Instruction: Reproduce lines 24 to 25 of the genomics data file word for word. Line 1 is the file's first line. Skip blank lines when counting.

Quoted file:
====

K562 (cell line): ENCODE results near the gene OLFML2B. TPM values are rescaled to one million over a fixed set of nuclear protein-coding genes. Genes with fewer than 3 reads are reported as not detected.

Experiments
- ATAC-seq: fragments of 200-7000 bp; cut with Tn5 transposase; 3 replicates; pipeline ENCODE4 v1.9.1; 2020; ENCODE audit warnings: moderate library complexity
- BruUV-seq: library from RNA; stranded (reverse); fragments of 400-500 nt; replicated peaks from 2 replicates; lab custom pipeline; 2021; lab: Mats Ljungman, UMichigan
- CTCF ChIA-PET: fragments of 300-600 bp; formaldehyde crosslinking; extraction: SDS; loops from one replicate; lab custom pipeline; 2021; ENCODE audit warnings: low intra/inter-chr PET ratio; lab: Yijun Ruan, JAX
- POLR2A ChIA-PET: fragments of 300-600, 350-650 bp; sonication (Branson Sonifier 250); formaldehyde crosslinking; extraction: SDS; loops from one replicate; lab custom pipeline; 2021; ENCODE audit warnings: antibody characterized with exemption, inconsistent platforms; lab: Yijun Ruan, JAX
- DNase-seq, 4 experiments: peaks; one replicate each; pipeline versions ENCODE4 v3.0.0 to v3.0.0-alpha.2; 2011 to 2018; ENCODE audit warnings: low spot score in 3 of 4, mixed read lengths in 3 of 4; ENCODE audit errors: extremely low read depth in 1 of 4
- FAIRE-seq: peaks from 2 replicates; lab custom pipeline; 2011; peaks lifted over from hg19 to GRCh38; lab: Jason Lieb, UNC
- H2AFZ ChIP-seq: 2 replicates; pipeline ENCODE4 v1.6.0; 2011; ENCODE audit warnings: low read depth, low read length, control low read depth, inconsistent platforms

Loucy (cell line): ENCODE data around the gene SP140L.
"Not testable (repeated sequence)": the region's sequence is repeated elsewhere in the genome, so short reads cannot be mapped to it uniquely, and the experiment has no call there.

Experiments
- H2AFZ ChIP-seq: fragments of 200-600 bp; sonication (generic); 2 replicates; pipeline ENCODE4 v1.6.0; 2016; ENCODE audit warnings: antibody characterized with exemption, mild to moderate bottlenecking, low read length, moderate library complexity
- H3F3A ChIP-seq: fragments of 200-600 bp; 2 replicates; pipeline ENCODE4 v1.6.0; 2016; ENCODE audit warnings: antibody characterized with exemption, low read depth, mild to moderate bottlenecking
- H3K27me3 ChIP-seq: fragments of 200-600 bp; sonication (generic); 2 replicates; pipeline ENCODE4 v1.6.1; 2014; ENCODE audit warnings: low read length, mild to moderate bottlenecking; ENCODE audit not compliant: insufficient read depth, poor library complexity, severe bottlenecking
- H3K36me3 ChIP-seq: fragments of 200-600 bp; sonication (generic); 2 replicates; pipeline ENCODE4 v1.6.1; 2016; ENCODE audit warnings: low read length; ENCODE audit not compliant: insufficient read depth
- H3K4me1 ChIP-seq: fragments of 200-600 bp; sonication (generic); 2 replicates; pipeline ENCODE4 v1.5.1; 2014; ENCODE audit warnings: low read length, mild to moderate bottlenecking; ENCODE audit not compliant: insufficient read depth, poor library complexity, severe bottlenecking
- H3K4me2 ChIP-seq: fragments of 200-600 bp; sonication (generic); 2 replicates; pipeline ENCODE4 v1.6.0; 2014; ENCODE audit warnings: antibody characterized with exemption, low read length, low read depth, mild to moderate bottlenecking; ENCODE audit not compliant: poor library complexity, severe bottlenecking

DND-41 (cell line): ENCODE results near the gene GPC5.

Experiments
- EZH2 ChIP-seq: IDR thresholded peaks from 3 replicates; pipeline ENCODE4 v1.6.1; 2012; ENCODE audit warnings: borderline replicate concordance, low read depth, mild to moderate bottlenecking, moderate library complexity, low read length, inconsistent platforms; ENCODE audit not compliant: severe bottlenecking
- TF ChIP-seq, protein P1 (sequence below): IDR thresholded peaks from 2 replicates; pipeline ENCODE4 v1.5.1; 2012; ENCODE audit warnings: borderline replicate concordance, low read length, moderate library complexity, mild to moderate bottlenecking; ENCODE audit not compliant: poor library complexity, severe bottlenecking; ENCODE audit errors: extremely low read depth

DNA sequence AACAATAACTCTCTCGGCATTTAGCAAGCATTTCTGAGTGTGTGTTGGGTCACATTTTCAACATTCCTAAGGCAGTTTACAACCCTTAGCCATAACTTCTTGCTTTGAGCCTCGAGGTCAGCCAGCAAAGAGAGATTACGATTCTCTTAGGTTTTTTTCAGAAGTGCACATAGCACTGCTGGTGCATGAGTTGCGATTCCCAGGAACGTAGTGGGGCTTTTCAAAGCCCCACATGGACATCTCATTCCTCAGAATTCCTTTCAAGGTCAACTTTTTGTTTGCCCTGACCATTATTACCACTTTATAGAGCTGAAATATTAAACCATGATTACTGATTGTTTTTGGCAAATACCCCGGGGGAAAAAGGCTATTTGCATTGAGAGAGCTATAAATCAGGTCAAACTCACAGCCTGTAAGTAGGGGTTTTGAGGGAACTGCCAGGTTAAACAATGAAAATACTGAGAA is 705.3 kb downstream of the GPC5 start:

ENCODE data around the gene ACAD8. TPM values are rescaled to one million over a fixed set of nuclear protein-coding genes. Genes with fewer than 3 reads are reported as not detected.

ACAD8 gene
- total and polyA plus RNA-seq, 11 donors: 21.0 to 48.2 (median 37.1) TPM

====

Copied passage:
ENCODE data around the gene ACAD8. TPM values are rescaled to one million over a fixed set of nuclear protein-coding genes. Genes with fewer than 3 reads are reported as not detected.

ACAD8 gene